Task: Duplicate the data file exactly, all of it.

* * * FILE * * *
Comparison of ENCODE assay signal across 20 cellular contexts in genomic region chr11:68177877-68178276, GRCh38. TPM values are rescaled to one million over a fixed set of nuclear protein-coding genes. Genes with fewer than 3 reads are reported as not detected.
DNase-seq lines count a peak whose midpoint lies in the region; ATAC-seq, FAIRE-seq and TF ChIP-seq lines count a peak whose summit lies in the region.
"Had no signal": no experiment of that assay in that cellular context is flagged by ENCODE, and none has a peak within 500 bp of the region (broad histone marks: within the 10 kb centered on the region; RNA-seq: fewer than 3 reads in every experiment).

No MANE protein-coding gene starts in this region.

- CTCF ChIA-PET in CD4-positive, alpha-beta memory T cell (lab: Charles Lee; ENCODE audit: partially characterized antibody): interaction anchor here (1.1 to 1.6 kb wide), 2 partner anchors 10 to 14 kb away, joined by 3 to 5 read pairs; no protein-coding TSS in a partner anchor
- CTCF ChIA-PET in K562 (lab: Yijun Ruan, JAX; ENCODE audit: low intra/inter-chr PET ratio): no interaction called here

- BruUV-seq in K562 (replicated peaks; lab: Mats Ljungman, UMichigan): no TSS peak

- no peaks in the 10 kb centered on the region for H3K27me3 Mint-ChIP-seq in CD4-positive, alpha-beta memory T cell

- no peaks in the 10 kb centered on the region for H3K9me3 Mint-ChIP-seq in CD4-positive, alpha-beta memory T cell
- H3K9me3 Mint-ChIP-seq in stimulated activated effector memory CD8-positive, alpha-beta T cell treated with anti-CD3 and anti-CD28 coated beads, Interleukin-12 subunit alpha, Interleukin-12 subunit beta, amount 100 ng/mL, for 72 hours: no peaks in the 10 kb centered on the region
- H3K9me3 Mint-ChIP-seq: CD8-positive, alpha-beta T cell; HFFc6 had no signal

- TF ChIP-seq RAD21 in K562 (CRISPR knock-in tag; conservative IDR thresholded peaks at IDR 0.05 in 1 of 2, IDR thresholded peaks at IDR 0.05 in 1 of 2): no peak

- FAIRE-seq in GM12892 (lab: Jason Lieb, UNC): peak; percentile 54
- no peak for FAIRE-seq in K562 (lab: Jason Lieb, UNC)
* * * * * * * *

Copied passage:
Comparison of ENCODE assay signal across 20 cellular contexts in genomic region chr11:68177877-68178276, GRCh38. TPM values are rescaled to one million over a fixed set of nuclear protein-coding genes. Genes with fewer than 3 reads are reported as not detected.
DNase-seq lines count a peak whose midpoint lies in the region; ATAC-seq, FAIRE-seq and TF ChIP-seq lines count a peak whose summit lies in the region.
"Had no signal": no experiment of that assay in that cellular context is flagged by ENCODE, and none has a peak within 500 bp of the region (broad histone marks: within the 10 kb centered on the region; RNA-seq: fewer than 3 reads in every experiment).

No MANE protein-coding gene starts in this region.

- CTCF ChIA-PET in CD4-positive, alpha-beta memory T cell (lab: Charles Lee; ENCODE audit: partially characterized antibody): interaction anchor here (1.1 to 1.6 kb wide), 2 partner anchors 10 to 14 kb away, joined by 3 to 5 read pairs; no protein-coding TSS in a partner anchor
- CTCF ChIA-PET in K562 (lab: Yijun Ruan, JAX; ENCODE audit: low intra/inter-chr PET ratio): no interaction called here

- BruUV-seq in K562 (replicated peaks; lab: Mats Ljungman, UMichigan): no TSS peak

- no peaks in the 10 kb centered on the region for H3K27me3 Mint-ChIP-seq in CD4-positive, alpha-beta memory T cell

- no peaks in the 10 kb centered on the region for H3K9me3 Mint-ChIP-seq in CD4-positive, alpha-beta memory T cell
- H3K9me3 Mint-ChIP-seq in stimulated activated effector memory CD8-positive, alpha-beta T cell treated with anti-CD3 and anti-CD28 coated beads, Interleukin-12 subunit alpha, Interleukin-12 subunit beta, amount 100 ng/mL, for 72 hours: no peaks in the 10 kb centered on the region
- H3K9me3 Mint-ChIP-seq: CD8-positive, alpha-beta T cell; HFFc6 had no signal

- TF ChIP-seq RAD21 in K562 (CRISPR knock-in tag; conservative IDR thresholded peaks at IDR 0.05 in 1 of 2, IDR thresholded peaks at IDR 0.05 in 1 of 2): no peak

- FAIRE-seq in GM12892 (lab: Jason Lieb, UNC): peak; percentile 54
- no peak for FAIRE-seq in K562 (lab: Jason Lieb, UNC)